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Volume 26 No. 206
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Lack Of Coaching Diversity Still Top Of Mind In NFL Circles

The Dolphins' Brian Flores is one of four current minority NFL head coaches
Photo: GETTY IMAGES
The Dolphins' Brian Flores is one of four current minority NFL head coaches
Photo: GETTY IMAGES
The Dolphins' Brian Flores is one of four current minority NFL head coaches
Photo: GETTY IMAGES

The NFL's lack of diversity among coaches and front office execs is a "big problem, and it traces right to the top of the power structure," according to Stephen Edelson of the ASBURY PARK PRESS. Until there are "more minorities as stakeholders in upper management within franchises, it's going to be tough to make significant changes on the sideline." Change in this regard "has to start with the individual organizations placing increased emphasis on developing talent and providing paths for advancement within the front office structure." The Rooney Rule "clearly needs more teeth." Any conversation on the subject "needs to start with the fact that there are zero black owners in the NFL," nor are there "any black team presidents in the league" (ASBURY PARK PRESS, 1/9). USA TODAY's Nancy Armour writes the Rooney Rule will be "useless until NFL owners acknowledge the real problem ... themselves." League officials can "compile all the lists they want, consult every diversity expert there is and even browbeat owners into interviewing minority coaching candidates." But until the owners "admit they're uncomfortable with, or flat-out don't want, men of color as the faces of their franchises, nothing is ever going to change." Since the Rooney Rule's inception in '03, teams have "done little more than pay lip service" to it (USA TODAY, 1/9).

DOES ROONEY RULE NEED TWEAKING? YAHOO SPORTS' Terez Paylor wrote once again, the "most embarrassing issue concerning the NFL has taken center stage." It was "striking to see the visceral reaction of many pundits and former players on social media" to this latest round of coaching hires. In a league that is 70% black, Chiefs offensive coordinator Eric Bieniemy's "inability to get a head coaching job, despite all his positives, is baffling to many." It is a "fate that has befallen far too many black assistants in this league, despite the large swath of interview opportunities that take place because of the Rooney Rule." The fact that there is "another disappointing hiring cycle for African American coaches" has led some to "ponder whether the rule needs to be revisited or tweaked." Paylor: "But it's more important to remember that the actual problem isn't the rule -- the problem is the people doing the hiring, starting with ownership" (SPORTS.YAHOO.com, 1/8). FS1's Jason Whitlock said, “Sports media people whining and complaining on behalf of black coaches are actually doing black coaches a disservice. They’re paining these men as victims with a sense of entitlement and no understanding of the greater culture of football” (“Speak for Yourself,” FS1, 1/8).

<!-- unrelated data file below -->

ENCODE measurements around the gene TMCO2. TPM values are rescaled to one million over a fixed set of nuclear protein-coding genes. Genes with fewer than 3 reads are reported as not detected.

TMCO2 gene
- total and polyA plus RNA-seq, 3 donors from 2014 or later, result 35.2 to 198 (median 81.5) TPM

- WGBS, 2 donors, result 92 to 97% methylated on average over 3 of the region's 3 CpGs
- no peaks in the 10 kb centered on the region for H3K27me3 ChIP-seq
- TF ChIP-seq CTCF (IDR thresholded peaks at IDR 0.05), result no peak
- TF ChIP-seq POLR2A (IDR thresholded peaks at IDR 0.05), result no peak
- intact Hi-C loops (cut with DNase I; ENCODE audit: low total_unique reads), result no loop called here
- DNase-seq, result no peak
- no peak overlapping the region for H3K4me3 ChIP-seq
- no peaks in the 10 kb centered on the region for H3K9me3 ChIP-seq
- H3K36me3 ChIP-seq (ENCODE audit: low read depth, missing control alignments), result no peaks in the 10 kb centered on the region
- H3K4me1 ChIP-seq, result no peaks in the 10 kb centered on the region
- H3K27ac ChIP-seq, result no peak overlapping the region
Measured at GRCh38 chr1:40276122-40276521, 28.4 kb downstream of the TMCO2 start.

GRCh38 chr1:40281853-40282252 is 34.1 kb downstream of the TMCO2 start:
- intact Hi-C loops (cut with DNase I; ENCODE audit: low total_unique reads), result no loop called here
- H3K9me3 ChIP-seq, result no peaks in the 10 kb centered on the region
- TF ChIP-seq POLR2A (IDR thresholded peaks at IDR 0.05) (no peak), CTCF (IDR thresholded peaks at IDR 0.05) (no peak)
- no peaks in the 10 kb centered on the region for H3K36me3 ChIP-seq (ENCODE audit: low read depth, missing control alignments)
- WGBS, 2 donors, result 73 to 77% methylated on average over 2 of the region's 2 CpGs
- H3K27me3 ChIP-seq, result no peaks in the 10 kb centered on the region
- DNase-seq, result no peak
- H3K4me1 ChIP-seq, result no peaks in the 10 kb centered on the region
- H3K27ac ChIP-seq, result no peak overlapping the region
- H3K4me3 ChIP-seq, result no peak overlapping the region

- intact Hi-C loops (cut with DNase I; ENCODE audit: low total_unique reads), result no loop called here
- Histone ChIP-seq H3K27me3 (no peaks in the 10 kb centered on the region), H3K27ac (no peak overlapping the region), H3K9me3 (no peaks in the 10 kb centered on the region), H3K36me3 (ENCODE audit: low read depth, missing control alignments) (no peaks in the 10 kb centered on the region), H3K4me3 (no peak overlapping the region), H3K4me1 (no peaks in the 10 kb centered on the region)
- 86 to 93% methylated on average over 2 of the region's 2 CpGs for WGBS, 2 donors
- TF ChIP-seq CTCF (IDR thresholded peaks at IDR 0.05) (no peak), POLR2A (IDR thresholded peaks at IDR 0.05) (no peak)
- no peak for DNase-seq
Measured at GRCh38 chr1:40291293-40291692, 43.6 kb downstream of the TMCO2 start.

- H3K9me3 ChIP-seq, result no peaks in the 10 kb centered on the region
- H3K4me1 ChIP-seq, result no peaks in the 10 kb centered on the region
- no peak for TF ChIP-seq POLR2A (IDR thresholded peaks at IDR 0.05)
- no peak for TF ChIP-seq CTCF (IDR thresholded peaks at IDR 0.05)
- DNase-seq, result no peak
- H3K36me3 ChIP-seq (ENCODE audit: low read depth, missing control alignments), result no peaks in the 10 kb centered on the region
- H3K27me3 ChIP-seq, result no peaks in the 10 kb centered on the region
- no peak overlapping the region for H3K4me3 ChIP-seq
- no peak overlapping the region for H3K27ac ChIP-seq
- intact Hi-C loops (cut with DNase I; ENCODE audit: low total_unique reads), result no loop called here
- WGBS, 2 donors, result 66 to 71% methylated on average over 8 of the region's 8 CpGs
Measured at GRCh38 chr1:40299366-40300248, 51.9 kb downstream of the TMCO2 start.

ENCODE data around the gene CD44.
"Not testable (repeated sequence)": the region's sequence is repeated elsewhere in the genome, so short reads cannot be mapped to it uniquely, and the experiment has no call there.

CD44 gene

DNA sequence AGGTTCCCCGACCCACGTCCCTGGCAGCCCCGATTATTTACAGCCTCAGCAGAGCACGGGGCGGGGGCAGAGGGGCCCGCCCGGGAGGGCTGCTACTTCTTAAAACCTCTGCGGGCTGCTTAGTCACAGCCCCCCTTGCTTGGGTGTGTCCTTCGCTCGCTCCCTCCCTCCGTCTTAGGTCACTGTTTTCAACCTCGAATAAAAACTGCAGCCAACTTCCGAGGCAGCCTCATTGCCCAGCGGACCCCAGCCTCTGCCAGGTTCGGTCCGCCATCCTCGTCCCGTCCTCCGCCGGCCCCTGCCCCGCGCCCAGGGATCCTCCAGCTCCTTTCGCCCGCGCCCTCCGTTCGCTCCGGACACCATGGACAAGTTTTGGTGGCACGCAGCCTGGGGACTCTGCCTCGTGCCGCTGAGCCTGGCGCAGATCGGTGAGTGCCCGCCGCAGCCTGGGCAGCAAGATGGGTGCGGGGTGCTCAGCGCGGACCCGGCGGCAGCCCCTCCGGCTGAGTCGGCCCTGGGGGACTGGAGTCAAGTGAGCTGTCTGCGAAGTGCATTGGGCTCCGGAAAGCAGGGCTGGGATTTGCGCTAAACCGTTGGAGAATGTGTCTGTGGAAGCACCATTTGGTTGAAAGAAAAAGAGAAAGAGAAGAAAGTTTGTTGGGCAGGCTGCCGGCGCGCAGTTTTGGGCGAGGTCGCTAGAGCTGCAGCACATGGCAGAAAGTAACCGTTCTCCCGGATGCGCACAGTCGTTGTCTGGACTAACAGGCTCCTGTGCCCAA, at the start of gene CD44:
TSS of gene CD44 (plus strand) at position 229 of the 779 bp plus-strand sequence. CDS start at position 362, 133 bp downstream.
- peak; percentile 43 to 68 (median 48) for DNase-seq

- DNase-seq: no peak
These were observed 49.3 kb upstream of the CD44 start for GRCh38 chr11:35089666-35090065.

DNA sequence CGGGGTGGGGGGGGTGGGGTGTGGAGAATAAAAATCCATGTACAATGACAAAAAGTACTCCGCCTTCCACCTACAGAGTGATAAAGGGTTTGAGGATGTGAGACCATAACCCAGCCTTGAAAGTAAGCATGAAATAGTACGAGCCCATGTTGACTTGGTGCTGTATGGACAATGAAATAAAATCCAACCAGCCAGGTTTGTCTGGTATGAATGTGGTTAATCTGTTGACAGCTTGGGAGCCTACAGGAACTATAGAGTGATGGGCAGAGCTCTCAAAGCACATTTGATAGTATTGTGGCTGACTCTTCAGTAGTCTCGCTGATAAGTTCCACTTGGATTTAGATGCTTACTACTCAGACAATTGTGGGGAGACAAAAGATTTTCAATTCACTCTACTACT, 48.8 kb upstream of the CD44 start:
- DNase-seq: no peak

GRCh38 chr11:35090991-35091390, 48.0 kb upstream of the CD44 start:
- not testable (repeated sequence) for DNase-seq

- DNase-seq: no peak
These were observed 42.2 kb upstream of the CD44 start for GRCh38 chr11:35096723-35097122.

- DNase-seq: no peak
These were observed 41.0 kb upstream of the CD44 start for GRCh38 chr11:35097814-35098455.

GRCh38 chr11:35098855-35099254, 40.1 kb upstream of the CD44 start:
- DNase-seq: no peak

CHANGE STARTS AT THE TOP: 49ers CB Richard Sherman said of the situation, "The owners still look a certain way, they still come from a very old background, so it's going to be this way until things change. No matter how much people say about it, oh, 'Rooney Rule, you've got to interview these guys,' the coaches will still look a certain way for the most part." Sherman mentioned Bieniemy and former Bears coach Lovie Smith specifically as deserving candidates, saying, "Those guys aren't even getting a look and the ones that are getting a look are just getting it so they can check the Rooney Rule box off" (San Jose MERCURY NEWS, 1/9). FS1's Shannon Sharpe said of how the NFL can improve diversity hiring, "Until you get ownership that actually wants to put some substance to this, this is what you're going to get. Until leadership gets more diverse, you're not going to have a more diverse hiring background." FS1's Skip Bayless said, "The league actually got an A+ for hiring, of color, assistant coaches. ... It got a D+ for hiring head coaches of color. A+ assistants, D+ head coaches, there's a big disconnect there." On who is responsible, Bayless said, "I can't condemn the National Football League for this. I can't blame the commissioner for this. ... This comes down to individual owners' decisions" ("Undisputed," FS1, 1/8). CBSSN’s Jim Rome said this is “not a league problem, it’s an ownership problem” (“The Jim Rome Show,” CBSSN, 1/8).